verb (used without object), loped, lop·ing.
verb (used with object), loped, lop·ing.
Origin of lope
Examples from the Web for lope
Duane and Dicky lope backstage afterwards to “do some sniff,” as Dicky terms it.Stacks: Hitting the Note with the Allman Brothers Band|Grover Lewis|March 15, 2014|DAILY BEAST
The trail was now almost insolently clear, and he followed it at a lope.The Secret Trails|Charles G. D. Roberts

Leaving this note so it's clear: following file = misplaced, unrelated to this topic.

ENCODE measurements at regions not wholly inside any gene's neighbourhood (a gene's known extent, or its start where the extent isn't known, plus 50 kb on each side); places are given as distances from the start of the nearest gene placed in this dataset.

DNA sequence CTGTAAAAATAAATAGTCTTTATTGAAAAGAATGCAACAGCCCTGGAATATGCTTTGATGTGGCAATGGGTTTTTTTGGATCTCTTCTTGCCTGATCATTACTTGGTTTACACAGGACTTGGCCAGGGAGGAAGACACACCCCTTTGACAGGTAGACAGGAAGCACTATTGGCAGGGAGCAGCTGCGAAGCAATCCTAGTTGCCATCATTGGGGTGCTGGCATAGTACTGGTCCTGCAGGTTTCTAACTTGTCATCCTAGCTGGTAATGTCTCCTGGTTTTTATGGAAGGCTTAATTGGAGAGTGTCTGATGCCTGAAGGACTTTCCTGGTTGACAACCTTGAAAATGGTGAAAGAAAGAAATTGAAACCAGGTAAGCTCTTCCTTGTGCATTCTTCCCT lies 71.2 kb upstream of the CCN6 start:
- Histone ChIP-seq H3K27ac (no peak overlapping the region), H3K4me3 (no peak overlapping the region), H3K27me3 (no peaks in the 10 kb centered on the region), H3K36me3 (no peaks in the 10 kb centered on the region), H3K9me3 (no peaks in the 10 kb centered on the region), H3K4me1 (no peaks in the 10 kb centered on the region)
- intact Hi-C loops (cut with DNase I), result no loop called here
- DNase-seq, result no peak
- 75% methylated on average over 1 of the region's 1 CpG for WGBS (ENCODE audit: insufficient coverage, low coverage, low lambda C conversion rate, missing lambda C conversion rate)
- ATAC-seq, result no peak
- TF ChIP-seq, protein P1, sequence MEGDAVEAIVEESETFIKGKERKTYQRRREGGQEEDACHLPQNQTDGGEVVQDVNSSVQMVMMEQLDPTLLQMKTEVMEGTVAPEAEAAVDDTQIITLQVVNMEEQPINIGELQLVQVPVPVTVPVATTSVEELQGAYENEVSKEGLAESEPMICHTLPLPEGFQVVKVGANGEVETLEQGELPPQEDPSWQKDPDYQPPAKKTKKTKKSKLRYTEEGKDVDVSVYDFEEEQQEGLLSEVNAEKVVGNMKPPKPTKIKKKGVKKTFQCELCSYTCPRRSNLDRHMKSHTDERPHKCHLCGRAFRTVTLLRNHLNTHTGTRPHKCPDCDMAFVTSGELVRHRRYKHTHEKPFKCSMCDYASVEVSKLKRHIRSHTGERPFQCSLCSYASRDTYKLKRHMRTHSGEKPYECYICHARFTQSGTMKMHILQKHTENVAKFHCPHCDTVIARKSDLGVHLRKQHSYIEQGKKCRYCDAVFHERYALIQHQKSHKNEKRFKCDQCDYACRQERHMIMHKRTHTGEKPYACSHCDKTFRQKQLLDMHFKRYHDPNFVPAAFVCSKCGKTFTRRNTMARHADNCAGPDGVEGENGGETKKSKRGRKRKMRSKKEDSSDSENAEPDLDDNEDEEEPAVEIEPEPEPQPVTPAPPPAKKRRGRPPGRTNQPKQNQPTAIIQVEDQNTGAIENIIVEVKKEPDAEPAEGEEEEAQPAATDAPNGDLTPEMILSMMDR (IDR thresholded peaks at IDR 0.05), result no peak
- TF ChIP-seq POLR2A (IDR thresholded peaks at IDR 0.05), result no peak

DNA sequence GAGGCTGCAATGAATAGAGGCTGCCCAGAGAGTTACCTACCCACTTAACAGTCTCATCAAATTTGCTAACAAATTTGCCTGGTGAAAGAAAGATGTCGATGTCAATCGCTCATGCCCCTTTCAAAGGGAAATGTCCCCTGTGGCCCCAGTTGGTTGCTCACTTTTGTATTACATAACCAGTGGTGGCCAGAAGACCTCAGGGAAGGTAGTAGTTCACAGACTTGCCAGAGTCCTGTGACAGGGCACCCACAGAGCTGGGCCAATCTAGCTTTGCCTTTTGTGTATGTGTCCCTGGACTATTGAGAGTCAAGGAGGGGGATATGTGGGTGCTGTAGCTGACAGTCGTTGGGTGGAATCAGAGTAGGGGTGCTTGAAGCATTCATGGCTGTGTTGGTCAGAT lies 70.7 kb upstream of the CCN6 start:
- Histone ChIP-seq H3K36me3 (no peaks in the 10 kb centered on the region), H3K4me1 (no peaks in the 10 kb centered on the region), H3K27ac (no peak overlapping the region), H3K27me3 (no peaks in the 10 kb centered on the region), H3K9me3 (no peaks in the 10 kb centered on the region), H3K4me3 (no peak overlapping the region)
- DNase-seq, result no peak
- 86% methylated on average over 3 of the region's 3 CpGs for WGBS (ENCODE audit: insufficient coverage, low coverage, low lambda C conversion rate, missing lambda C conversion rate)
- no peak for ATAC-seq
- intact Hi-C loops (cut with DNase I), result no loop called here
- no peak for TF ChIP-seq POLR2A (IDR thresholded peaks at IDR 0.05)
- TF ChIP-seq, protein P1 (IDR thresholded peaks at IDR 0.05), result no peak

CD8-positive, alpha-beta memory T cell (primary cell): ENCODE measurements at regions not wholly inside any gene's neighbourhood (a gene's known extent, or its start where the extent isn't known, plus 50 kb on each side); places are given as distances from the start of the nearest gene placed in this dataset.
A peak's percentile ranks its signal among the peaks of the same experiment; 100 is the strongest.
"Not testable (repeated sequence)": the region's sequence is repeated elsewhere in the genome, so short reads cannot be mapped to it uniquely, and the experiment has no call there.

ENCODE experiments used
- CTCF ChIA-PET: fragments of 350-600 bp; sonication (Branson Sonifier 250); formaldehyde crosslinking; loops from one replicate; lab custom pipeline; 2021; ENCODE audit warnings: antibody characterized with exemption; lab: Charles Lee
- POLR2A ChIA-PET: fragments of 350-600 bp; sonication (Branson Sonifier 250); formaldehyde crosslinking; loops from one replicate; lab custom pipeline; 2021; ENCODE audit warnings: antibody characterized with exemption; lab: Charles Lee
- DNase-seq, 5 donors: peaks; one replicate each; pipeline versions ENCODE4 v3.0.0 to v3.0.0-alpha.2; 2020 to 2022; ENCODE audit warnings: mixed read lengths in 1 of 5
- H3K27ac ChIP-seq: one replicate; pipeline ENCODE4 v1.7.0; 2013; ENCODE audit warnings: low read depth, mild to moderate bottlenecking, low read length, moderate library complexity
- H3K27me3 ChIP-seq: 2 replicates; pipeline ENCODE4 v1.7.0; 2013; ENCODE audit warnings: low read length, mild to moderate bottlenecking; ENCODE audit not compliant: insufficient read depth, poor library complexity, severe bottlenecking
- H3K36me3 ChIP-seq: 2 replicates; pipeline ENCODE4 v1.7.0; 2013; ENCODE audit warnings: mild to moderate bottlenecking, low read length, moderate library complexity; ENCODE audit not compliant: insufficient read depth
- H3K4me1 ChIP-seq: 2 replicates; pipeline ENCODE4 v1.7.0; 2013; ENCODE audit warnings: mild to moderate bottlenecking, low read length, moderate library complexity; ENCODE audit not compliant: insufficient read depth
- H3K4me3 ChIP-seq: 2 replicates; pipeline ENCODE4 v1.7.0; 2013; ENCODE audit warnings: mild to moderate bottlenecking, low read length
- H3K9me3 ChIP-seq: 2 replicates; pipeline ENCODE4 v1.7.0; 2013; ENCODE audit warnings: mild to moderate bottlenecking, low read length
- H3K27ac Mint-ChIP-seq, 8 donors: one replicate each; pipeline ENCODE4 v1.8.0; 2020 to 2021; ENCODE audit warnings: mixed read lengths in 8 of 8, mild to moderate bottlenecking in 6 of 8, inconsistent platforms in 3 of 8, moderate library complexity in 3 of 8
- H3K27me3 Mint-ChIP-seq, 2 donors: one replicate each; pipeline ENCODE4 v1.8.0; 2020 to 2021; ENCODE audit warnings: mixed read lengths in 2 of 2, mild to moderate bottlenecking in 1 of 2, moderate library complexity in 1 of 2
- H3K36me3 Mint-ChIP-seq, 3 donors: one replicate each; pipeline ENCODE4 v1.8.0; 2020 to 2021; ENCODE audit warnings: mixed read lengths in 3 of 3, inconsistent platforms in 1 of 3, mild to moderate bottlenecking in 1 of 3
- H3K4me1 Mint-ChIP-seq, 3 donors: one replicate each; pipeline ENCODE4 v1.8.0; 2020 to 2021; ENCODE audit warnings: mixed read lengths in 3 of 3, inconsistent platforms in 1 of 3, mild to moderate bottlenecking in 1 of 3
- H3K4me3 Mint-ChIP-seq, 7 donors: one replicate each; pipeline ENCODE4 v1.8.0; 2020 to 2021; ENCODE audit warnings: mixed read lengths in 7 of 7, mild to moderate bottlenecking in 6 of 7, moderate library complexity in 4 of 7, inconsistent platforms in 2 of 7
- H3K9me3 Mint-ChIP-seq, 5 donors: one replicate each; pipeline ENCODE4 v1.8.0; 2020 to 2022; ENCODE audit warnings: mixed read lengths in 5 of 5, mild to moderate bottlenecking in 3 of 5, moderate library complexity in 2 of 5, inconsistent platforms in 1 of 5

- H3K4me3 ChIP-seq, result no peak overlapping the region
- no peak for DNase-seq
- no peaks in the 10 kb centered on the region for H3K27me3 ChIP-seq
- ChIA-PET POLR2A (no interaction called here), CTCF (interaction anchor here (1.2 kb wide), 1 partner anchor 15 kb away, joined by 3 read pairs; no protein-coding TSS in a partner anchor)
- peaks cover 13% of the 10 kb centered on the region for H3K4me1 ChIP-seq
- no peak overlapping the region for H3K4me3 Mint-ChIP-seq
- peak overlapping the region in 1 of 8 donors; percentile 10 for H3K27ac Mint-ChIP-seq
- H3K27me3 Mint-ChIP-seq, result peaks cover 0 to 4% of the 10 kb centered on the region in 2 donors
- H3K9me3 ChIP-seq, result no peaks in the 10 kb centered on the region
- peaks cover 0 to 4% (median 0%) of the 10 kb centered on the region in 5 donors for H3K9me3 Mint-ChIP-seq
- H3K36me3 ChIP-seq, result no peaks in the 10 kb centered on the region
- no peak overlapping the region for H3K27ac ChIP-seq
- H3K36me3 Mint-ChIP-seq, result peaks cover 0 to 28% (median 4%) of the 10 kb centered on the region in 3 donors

He was moving leisurely, keeping his horse at the cattle pony's lope.Way of the Lawless|Max Brand
A similar spirit is exhibited in the plays of Calderon and of Lope de Vega.History of Civilization in England, Vol. 2 of 3|Henry Thomas Buckle
Word Origin for lope
"to run with long strides," early 15c.; earlier "to leap, jump, spring" (c.1300), from Old Norse hlaupa "to run, leap," from Proto-Germanic *khlaupan (see leap (v.)). Related: Loped; loping. The noun meaning "a jump, a leap" is from late 14c.; sense of "long, bounding stride" is from 1809.